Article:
“Removing this texture has revealed an incredibly complex detail of crosses, strings of pearls, floral and foliage elements that symbolize the festivity of the banquet of the Eucharist,” Father Hottovy said.
The flooring of both churches has been rescued from obscurity as old carpet was removed to expose the rich hardwood floors. Pews and kneelers are being repaired and re-stained. And, much to the delight of parishioners, the original communion rails of both churches were found in storage, and will be put back into place.
“I really think it’s miraculous,” Father Hottovy admitted. He said he cannot wait for the rails to be in place so that his parishioners can experience the profound pause of kneeling to receive the Holy Eucharist.
“We’re constantly on the go at hyper-speed in our daily lives, so for us to be able to take a pause and get down on our knees and recollect for a few moments—I think we all need that,” he said. “There is more reverence, more focus, and it makes sense that there would be.”
Obviously, such extensive restoration is an expensive endeavor for two relatively small parishes. Since both were in one of the earlier phases of the Joy of the Gospel campaign, they’ve each received some small distributions to be applied toward these projects, but those funds covered only a fraction of the cost. Parishioners willingly answered the call for more contributions.
“Parish support and enthusiasm has been strong,” Father Hottovy said.
To save money, the parishioners elected not to hire an outside fundraising firm, but to do all the collection themselves. Father Hottovy made many personal visits, explaining both the need and the restoration plans to encourage giving.
Both parishes also held successful letter-writing campaigns, reaching out to former parishioners, family members and other friends of the parishes from across the nation.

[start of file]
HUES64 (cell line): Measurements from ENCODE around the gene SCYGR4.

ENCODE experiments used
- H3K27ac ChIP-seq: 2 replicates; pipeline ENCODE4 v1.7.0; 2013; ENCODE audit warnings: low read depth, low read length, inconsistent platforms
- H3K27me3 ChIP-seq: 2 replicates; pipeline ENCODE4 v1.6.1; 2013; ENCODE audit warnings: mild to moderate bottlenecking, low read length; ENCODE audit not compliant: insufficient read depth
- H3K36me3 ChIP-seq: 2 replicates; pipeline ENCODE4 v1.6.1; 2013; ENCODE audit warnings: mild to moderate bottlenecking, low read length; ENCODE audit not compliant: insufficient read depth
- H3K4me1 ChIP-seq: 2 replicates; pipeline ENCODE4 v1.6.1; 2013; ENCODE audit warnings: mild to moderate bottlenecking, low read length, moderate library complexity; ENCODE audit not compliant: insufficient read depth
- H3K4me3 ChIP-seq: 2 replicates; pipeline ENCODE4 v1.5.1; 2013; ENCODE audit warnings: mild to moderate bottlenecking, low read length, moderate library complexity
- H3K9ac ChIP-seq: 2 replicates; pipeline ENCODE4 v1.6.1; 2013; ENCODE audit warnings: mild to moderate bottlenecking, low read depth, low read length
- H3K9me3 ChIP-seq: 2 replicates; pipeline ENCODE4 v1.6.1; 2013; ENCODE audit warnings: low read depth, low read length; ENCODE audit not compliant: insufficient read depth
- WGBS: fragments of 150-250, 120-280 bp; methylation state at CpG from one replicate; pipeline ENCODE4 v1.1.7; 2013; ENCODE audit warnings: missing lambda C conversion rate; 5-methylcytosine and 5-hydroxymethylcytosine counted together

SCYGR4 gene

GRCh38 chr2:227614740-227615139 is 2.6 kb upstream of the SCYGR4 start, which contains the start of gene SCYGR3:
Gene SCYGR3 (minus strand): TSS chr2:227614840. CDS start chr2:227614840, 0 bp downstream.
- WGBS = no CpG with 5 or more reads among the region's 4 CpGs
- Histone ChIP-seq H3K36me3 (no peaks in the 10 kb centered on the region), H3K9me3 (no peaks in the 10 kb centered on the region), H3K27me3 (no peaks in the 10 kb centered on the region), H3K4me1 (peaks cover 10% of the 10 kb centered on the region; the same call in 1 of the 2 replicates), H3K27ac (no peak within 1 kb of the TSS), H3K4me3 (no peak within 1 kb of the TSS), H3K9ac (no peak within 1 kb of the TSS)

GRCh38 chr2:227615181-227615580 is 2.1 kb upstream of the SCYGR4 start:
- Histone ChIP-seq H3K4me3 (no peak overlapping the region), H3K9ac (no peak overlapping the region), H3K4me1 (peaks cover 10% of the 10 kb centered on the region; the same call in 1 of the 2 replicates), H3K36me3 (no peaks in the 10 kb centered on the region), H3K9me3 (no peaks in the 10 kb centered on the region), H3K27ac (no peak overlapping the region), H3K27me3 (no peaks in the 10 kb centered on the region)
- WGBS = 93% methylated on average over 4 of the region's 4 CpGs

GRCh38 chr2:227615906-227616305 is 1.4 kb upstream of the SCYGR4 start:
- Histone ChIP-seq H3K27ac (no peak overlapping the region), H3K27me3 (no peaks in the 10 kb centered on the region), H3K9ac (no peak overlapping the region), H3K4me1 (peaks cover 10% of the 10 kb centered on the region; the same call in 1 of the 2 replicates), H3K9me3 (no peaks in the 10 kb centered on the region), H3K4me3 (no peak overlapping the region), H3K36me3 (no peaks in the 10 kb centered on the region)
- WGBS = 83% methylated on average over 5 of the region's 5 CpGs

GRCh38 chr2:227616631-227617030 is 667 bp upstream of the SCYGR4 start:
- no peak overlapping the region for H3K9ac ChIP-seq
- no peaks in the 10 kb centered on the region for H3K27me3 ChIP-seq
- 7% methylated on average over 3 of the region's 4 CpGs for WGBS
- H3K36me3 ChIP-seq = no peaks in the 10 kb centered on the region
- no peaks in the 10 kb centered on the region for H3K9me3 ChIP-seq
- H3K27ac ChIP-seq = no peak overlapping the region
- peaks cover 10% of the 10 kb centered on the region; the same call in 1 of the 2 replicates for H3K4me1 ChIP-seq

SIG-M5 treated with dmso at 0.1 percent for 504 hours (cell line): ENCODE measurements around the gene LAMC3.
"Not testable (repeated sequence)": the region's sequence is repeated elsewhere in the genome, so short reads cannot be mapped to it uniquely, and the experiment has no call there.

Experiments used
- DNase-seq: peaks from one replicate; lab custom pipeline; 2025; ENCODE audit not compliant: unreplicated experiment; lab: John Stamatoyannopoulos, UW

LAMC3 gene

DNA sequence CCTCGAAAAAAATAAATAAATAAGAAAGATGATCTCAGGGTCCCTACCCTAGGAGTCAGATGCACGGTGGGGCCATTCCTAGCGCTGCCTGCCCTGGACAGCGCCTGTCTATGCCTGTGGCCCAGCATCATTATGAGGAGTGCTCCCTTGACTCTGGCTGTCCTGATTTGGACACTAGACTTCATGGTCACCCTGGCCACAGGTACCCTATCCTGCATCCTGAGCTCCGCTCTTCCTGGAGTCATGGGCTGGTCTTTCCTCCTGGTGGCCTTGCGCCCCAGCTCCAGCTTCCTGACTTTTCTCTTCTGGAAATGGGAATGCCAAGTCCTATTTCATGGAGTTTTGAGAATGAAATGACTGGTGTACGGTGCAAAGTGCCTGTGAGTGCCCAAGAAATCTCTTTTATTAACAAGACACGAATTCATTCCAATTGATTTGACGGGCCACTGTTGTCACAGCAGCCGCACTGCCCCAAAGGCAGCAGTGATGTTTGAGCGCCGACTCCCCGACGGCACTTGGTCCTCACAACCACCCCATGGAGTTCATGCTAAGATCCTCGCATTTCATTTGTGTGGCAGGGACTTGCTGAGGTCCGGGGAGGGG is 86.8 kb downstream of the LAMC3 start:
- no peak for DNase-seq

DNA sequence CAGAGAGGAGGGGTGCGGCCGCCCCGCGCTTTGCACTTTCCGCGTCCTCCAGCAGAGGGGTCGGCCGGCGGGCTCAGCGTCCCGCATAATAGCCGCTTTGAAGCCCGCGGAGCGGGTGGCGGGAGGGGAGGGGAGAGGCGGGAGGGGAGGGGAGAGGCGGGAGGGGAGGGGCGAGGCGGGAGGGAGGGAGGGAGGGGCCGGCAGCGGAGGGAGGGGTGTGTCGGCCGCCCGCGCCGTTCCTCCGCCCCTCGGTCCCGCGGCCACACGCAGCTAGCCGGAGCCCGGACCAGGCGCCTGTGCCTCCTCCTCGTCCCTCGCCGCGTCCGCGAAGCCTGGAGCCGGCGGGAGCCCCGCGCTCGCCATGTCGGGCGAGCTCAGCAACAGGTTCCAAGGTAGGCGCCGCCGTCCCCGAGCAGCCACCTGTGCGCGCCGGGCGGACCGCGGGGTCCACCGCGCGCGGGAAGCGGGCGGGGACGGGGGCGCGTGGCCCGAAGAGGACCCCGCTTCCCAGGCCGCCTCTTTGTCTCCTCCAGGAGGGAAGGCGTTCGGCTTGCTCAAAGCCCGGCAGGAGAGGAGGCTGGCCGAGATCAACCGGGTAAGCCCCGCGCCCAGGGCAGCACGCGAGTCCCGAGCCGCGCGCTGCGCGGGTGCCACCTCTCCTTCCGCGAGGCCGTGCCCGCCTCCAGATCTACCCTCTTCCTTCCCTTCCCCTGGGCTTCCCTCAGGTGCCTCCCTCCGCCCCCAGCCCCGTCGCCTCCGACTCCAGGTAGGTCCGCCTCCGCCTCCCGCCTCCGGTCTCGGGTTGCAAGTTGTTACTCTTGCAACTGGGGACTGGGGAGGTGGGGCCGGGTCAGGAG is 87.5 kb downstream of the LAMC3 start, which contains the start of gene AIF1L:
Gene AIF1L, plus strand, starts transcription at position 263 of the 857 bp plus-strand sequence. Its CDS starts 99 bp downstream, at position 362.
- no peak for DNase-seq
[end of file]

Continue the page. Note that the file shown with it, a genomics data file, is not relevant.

“Several of the donors who wrote back and sent us a check were very appreciative of knowing about these developments and were very supportive,” Father Hottovy said.
Also to reduce costs, parishioners did a lot of the “grunt work” of setting up their respective church halls for Mass during restoration, removing pews and carpeting, and so on.
Father Hottovy noted that both parishes are only in “stage one” of the restoration. As more funds become available, the parishioners would like to touch up statues, repair stained glass, and restore other features in these two grand old churches.
The restoration of St. Mary Church in Orleans is scheduled to be done sometime in mid to late June. The completion, they hope, will come while they welcome people to visit the traveling “Eucharistic Miracles” display, to be housed in the parish hall June 3-24, available for public viewing from 8 a.m. to 8 p.m. daily.
St. Joseph Church will be complete toward the end of the summer. That parish recently launched a website that includes ongoing updates about the restoration: www.stjosephs-alma.com.
Each parish will host public open houses so that all can enjoy the newly restored splendor of their churches.
Father Hottovy is filled with admiration for both groups of parishioners for undertaking these restorations.
“It’s drawing the parish community together in meaningful ways,” he said. “There is so much more beyond the paint and the refurbishing of the wood floors – and it is so meaningful to a pastor to see that.”